Your dog may try to get your attention or communicate with you. Maybe it’s your dog’s way of saying, “hurry – I’ve got to go to the bathroom!” if they’re trying to get to their favorite pee spot up ahead.
As their owner and best friend, you will best know what they are trying to say and when. If you think this may be the case – take careful note of when your dog is displaying this behavior to help you narrow down the potential causes and doggy reasoning.
Is Your Dog Jumping on YOU During Walks?
Many of the reasons a dog may bite its leash are the same reasons they may try to jump on you. This behavior, combined with biting, is not only a nuisance, but it could potentially be dangerous depending on the circumstance.
When your dog jumps on you, it can alter your balance and make it more difficult for you to safely and correctly stay in control of your dog.
Would Obedience Training Help?
Proper training can help reprogram your dog’s behavior on a leash. Since so many dogs have difficulty on their leashes, there are extensive resources online and in-person for you to consider.
Some of the training programs you look into, such as clicker training, can help distract and refocus your dog’s energy enough that they no longer have the urge to jump or bite.
Training, especially with young dogs, is recommended and can assist your dog with behaviors that go far beyond leash walking.
Since some programs can be a large investment, be sure to research all of your options to make the right decision.
Are There Any Other Ways to Stop Your Dog From Biting and Jumping?
It’s important to be vocal and stern when your dog is doing something wrong, such as jumping and biting. Be sure to correct the behavior right when it happens so there is no confusion about why they are being corrected. It is also critical that you remain confident in your corrections.
One of the easiest ways to prevent this type of behavior in the moment is to distract your dog. Are they jumping and biting the second you are about to leave your front porch? Ask them to sit and stay until they calm down.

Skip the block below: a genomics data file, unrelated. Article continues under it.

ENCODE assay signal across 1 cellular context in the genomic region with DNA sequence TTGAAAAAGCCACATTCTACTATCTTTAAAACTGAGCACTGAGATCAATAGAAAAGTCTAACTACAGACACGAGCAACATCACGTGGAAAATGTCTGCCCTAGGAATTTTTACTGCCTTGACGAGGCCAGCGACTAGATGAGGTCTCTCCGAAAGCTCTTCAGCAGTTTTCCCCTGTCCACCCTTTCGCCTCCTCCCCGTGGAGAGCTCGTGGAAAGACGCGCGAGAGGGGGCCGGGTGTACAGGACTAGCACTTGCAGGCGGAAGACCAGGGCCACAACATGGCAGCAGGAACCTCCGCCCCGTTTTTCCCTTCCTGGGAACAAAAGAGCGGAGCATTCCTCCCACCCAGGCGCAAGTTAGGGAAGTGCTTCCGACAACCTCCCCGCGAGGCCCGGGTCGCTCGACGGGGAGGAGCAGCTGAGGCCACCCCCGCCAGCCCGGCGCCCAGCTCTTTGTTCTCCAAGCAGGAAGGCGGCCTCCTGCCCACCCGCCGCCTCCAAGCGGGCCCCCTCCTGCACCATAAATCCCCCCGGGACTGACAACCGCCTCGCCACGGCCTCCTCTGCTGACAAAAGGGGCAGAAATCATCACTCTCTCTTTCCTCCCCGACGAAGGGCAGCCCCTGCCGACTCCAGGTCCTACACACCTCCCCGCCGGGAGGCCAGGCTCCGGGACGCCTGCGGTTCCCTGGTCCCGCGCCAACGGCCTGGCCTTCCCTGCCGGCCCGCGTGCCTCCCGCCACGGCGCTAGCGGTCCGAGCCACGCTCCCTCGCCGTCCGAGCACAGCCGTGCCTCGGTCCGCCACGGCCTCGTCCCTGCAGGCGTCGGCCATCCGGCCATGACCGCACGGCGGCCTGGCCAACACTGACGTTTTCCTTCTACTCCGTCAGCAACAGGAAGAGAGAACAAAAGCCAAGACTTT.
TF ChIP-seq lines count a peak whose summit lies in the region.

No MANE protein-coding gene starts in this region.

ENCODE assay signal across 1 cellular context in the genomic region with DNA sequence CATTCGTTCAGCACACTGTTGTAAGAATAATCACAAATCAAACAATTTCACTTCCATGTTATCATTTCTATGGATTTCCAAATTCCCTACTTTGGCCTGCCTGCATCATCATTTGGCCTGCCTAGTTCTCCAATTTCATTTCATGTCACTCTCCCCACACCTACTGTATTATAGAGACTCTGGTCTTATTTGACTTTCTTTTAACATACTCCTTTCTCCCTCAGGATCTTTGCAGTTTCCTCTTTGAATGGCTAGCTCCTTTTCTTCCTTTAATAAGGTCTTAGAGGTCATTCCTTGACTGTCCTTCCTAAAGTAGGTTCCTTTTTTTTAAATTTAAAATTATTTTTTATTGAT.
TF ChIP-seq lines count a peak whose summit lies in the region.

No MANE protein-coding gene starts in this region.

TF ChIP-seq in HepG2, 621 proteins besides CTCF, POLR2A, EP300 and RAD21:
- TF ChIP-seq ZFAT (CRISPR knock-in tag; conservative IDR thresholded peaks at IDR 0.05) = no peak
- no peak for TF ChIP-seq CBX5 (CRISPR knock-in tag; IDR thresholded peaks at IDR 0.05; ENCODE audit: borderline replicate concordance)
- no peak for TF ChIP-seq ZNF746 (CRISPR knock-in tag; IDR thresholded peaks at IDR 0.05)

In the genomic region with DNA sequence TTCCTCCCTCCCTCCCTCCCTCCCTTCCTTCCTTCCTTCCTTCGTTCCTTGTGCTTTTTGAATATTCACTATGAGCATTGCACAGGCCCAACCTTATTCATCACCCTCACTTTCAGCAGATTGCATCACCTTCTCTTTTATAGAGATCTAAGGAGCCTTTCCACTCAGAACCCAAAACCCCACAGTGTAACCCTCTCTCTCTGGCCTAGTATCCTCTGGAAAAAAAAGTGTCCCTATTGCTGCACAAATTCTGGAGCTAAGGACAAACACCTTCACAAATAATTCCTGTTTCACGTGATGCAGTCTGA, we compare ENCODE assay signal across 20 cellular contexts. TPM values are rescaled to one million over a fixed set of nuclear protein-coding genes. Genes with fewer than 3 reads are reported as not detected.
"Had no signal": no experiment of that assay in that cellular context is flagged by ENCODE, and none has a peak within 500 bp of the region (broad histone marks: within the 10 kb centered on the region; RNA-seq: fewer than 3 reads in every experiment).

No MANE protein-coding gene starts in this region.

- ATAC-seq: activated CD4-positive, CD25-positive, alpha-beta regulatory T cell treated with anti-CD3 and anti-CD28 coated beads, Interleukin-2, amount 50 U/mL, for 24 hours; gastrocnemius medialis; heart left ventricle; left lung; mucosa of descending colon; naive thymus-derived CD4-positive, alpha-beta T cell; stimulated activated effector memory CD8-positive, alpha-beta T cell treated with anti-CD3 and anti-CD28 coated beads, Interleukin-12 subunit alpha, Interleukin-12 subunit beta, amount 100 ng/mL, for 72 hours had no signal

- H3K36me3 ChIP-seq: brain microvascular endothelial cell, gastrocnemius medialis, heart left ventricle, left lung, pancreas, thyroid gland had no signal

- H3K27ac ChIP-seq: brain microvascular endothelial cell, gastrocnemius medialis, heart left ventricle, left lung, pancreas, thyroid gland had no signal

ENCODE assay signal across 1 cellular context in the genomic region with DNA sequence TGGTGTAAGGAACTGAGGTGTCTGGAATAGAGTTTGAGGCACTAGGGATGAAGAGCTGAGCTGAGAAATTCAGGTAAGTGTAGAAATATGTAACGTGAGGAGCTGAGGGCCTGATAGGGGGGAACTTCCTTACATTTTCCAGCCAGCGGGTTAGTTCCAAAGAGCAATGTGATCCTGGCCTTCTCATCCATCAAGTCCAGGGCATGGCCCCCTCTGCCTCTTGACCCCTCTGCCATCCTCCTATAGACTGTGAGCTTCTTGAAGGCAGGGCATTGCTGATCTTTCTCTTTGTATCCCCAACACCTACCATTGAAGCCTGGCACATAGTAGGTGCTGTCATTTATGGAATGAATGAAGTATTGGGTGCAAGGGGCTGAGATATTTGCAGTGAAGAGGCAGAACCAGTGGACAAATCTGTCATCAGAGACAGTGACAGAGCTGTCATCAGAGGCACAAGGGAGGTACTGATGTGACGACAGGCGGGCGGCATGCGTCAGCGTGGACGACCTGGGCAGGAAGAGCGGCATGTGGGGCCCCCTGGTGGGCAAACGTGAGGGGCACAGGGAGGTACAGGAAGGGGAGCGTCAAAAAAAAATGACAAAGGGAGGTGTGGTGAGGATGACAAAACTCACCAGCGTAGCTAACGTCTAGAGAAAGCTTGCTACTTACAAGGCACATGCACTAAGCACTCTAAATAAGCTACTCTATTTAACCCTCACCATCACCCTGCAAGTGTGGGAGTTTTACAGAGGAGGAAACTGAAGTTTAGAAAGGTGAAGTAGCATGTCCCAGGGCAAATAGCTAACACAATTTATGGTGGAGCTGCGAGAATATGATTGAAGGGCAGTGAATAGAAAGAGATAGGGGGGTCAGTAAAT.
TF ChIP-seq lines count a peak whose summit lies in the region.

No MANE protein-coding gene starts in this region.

When you walk them again, if the behavior returns, use the sit command again. After a few occurrences, your dog will understand that if he wants to go on this walk, he needs to cut it out with the jumping and biting.
If All Else Fails
As you will learn in obedience training, always be sure to reinforce positive behavior. When your dog goes for a walk without biting or jumping, be sure to make it clear that this is a rewardable behavior, and your reinforcement should improve future walks.
Some trainers would also recommend introducing a muzzle or chain leash, but it is not for everyone. Ensure you and your pup are comfortable with any new products you try. Be sure you understand how to use them properly to promote your pup’s best behavior!
Finally, try tiring him or her out before going on the walk. A lot of this behavior stems from extra energy, whether that is boredom, frustration, or excitement. By stimulating your dog mentally and physically before a walk, they are more likely to arrive with their best behavior.
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Bryan Harkins is an avid dog lover and the proud owner of dogdorable.com, a website dedicated to all things canine. With years of experience working with dogs, Bryan is passionate about providing valuable information, tips, and resources to help pet owners provide the best possible care for their furry companions.